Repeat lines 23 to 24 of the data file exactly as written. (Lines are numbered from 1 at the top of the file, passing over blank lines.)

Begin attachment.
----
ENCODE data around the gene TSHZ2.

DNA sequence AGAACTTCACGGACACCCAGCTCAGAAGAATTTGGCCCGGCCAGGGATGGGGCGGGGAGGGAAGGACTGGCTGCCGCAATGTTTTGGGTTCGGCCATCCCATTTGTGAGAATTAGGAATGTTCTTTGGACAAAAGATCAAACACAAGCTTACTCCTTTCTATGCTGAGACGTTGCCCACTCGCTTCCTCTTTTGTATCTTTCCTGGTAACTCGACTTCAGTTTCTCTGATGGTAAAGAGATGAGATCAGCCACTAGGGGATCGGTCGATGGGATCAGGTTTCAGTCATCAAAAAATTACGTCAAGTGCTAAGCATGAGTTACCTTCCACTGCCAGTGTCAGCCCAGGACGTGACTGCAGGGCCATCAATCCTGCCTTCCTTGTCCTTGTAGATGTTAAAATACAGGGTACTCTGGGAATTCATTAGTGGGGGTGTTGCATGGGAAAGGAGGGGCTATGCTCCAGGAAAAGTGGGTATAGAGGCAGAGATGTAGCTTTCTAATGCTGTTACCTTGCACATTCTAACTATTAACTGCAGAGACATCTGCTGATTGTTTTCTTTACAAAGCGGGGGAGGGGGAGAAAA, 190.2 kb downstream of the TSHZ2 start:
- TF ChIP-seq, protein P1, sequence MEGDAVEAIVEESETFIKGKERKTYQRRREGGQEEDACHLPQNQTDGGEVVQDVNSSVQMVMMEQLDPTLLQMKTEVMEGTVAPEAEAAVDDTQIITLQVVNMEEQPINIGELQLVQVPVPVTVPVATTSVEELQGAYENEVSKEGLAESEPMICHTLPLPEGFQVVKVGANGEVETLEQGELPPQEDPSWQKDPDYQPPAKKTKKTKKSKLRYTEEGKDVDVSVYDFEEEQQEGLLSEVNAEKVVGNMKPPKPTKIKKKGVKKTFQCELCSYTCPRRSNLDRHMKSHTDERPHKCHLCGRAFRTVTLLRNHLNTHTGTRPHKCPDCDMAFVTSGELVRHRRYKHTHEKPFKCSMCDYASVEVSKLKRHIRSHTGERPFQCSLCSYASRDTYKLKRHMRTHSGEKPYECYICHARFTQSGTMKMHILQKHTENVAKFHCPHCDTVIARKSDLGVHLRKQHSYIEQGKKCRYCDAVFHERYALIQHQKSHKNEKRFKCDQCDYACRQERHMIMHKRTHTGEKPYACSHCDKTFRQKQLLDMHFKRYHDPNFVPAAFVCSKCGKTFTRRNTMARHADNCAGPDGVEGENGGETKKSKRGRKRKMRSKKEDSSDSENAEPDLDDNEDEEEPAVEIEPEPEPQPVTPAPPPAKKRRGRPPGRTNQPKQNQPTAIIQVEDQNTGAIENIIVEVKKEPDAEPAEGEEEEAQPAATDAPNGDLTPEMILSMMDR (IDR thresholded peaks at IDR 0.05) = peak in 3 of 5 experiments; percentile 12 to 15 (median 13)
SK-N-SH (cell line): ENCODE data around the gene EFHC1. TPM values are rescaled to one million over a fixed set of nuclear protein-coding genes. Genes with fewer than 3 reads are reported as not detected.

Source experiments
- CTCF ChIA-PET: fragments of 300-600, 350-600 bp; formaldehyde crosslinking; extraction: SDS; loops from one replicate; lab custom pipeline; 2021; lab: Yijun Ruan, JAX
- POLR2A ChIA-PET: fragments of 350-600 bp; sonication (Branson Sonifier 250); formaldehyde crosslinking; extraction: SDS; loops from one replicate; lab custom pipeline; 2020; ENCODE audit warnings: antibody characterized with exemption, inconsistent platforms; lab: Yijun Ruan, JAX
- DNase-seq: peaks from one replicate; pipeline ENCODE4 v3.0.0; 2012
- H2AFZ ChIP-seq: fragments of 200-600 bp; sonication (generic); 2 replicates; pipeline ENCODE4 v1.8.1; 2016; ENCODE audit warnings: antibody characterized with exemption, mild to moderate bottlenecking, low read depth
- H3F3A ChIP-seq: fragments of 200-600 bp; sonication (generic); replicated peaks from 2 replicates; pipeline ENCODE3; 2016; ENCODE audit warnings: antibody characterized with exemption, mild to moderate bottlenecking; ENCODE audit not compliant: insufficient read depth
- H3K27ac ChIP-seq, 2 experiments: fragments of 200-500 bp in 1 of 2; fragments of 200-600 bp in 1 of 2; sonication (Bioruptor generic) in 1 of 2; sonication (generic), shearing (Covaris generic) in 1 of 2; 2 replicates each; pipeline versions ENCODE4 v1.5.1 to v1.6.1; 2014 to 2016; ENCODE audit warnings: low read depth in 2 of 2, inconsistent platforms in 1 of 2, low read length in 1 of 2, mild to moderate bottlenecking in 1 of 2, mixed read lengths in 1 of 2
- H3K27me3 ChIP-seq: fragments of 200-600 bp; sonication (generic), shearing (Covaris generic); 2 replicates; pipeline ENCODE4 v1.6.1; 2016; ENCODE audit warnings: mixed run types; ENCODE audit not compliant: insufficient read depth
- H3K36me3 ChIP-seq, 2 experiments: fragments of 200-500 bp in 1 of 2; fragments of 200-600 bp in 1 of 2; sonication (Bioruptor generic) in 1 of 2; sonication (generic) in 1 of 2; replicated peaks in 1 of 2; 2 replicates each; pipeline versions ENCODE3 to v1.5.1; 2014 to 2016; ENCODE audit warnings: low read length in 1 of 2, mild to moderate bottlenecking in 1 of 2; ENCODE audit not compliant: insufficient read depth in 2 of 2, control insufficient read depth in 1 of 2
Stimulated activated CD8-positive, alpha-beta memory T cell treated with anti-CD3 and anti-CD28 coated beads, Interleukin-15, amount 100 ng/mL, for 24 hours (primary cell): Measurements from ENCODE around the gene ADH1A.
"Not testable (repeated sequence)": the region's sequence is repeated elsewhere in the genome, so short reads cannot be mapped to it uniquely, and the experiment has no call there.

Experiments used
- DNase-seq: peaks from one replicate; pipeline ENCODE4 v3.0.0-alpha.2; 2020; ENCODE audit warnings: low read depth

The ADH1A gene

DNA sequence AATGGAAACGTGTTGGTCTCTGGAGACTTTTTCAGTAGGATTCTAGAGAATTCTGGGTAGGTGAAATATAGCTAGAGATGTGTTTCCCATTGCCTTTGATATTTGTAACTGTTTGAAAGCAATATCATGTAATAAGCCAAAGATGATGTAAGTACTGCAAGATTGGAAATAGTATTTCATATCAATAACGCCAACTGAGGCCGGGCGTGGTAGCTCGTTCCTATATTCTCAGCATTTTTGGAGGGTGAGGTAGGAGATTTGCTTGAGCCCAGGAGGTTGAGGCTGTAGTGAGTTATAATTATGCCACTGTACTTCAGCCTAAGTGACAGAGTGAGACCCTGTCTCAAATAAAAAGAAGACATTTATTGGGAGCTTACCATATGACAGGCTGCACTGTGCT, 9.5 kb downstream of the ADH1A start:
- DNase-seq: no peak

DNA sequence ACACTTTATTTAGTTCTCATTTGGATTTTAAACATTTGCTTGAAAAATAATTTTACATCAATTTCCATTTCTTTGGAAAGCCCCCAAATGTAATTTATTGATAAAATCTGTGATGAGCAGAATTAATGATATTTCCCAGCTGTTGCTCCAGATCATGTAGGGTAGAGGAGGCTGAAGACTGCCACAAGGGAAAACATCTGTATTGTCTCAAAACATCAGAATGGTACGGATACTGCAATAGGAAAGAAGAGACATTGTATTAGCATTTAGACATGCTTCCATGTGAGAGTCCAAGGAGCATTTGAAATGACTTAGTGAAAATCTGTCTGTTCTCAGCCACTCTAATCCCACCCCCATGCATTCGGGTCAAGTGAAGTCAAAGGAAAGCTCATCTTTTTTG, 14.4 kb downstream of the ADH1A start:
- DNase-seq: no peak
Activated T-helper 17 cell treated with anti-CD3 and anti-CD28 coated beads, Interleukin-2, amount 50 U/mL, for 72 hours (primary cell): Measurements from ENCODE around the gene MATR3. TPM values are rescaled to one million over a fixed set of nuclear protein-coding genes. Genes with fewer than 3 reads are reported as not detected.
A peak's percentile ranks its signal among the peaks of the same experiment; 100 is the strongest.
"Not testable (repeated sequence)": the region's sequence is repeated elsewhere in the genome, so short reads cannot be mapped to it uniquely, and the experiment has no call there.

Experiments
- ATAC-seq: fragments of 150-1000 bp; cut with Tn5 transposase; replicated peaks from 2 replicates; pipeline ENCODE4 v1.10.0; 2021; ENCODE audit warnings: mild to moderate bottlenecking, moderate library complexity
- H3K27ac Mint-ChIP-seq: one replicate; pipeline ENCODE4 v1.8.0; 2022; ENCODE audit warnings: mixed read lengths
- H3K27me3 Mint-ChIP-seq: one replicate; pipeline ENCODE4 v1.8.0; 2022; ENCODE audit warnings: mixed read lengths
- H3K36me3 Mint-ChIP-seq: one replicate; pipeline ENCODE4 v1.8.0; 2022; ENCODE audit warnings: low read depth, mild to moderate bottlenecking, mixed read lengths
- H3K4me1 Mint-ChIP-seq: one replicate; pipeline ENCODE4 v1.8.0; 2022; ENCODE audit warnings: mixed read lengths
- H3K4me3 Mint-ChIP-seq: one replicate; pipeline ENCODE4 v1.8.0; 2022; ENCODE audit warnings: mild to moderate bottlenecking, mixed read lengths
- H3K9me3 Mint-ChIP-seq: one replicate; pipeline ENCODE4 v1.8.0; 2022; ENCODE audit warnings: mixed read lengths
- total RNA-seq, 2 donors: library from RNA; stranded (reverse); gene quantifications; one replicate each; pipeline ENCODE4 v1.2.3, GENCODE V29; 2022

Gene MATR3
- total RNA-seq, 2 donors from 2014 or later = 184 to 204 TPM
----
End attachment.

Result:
Activated T-helper 17 cell treated with anti-CD3 and anti-CD28 coated beads, Interleukin-2, amount 50 U/mL, for 72 hours (primary cell): Measurements from ENCODE around the gene MATR3. TPM values are rescaled to one million over a fixed set of nuclear protein-coding genes. Genes with fewer than 3 reads are reported as not detected.
A peak's percentile ranks its signal among the peaks of the same experiment; 100 is the strongest.